The Associated Press is reporting that US teen are now engaging in less risk-taking behavior than their 90's counterparts. The rate of teens engaging in sex without a condom is down, as is marijuana and alcohol usage.
But it makes sense if you think about it. The 90's were a dark period. We were still kind of trying to figure out what AIDS was and how to treat it. Condom usage was more to guard against pregnancy than against various STI's. Drug addiction sky rocketed and hip hop emerged as a reactionary element both fueling and curtailing the problem. Anti-depressants flooded the market because everyone seemed to be young, sad, battered. We were still recovering from the strict Reagan regime, beginning to recognize gay rights, women's rights, abortion rights. Monica Lewinsky put the President's cock in her mouth and forgot to swallow the evidence. Will Smith was the most famous rapper out there.
There was a reason Nirvana was one of the most popular bands during the 90's. It felt like no matter how old you were, you were going through some kind of existential crisis. Even midlifers were reverting to the teenage role of self-discovery, through drugs and drink and unprotected sex. We didn't understand the realities. The AIDS tolls continued to rise. The Middle East blew up in our faces. The US economic budget erred on the side of surplus, but people were homeless, and sick, and drug addicted and depressed.
The new millennium changed all that. It washed away the sins of the 20th century and ushered us into an era of relatively newfound tolerance, acceptance and knowledge. We elected a certified dumbass, but we were wary of our mistake. We recognized it - even if it took two elections to do so.
The teens of today are mired down in Facebook and Myspace, one finger on their Blackberry and the other on the remote flipping through reality TV channels. But they are far more intelligent than the teens who came before them. They grew up knowing the troubles of unprotected sex because they saw their parents' friends dying from the AIDS epidemic. They saw what happened when a fellow disaffected youth took naked pictures of herself - how quickly that could sour, how quickly it circled the internet, how it ruined her. They channeled their outrage against world crimes like in Darfur or Iraq into an online medium.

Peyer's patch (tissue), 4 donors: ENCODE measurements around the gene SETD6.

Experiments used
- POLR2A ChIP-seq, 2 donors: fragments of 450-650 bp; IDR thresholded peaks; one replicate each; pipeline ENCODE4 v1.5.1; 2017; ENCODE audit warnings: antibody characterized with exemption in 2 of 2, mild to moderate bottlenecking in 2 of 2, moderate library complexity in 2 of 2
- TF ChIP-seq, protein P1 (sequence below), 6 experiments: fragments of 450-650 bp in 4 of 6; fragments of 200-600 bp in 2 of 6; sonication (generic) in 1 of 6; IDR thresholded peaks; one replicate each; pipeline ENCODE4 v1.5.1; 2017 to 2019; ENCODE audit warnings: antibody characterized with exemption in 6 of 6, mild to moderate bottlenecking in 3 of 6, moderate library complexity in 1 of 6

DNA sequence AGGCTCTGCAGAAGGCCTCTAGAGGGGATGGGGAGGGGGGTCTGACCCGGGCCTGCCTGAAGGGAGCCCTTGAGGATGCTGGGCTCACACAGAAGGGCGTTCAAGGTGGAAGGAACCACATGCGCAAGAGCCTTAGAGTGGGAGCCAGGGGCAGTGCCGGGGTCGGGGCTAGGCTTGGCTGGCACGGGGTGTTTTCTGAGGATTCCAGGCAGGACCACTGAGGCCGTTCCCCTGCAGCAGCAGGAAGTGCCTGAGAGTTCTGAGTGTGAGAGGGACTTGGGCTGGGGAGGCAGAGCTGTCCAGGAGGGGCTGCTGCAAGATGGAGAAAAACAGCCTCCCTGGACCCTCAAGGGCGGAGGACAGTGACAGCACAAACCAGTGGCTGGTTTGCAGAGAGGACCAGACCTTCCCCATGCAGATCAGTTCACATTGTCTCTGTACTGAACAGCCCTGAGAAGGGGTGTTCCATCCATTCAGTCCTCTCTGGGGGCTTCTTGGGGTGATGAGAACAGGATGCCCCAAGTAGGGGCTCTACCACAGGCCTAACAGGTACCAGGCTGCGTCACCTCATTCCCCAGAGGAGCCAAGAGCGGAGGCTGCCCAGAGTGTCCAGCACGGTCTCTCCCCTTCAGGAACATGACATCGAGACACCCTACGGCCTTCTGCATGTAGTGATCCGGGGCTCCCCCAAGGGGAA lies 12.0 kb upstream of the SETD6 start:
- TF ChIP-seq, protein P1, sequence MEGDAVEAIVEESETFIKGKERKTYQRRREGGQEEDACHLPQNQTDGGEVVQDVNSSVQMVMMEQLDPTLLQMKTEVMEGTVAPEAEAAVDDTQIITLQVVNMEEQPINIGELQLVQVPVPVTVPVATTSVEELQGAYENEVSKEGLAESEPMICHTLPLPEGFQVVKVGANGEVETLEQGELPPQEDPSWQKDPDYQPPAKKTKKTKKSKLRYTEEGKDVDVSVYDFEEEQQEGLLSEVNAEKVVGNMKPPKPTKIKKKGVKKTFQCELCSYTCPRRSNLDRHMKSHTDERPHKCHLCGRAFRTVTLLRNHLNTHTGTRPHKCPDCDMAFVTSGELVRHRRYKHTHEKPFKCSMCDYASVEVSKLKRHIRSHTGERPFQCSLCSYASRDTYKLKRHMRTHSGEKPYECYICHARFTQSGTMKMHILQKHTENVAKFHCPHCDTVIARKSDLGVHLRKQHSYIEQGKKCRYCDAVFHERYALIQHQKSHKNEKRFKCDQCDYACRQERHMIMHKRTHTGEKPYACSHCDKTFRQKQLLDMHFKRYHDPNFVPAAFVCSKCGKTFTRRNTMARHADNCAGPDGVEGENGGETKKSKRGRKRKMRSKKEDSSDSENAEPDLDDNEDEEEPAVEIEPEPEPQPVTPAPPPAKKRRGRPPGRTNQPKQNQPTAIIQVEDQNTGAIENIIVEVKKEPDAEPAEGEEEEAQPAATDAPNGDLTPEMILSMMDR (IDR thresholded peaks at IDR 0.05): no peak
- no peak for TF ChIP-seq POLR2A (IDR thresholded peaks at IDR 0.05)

Some may call this lazy, or inefficient, wont to smother the grassroots action that our parents and their parents championed decades before us. But the internet has become one of the most provoking and powerful tools to ever capture a generation. It has allowed even the laziest of people to care about something, even if it's as simple as joining a Facebook group representing a political platform. It has allowed us to parse our emotions, parlaying them into blogs and op-eds and videos that explain what we are really about. We are smarter than they think we are, with more and more teens going to college, studying abroad, becoming world citizens.
But we have a lot of positive influences to thank for our early maturity. Current TV is an excellent example of a media source - constructed and consumed by teens and young adults - that pumps viewers and readers up with real news in an interesting way. I cannot stress enough that my generation does not consist of clone drones consuming what is put in front of us, worshipping Speidi, our pulses slowing dutifully despite the Red Bull injections. We do have positive people enacting positive change.
And yet, religious fanatics gripe daily about the sexualization of the media, the desensitization of the population to images that are overtly and offensively sexual. But clearly these images have had little impact on our behavior -- perhaps it is desensitizing us, but that also means it's allowing us to make our own sexual choices outside of what the media has to offer on the issue. I well up with a sense of pride when I realize how important and amazing it is that teen condom usage has gone up so much. I know firsthand how hard it is. I've stood in the bathroom stall at work with a pregnancy test in my hand, the turbulent anxieties ripping open my insides. It is a terrible feeling, one that children of the 90's are all too familiar with, and one that I hope - and am glad that - teens these days may never have to feel.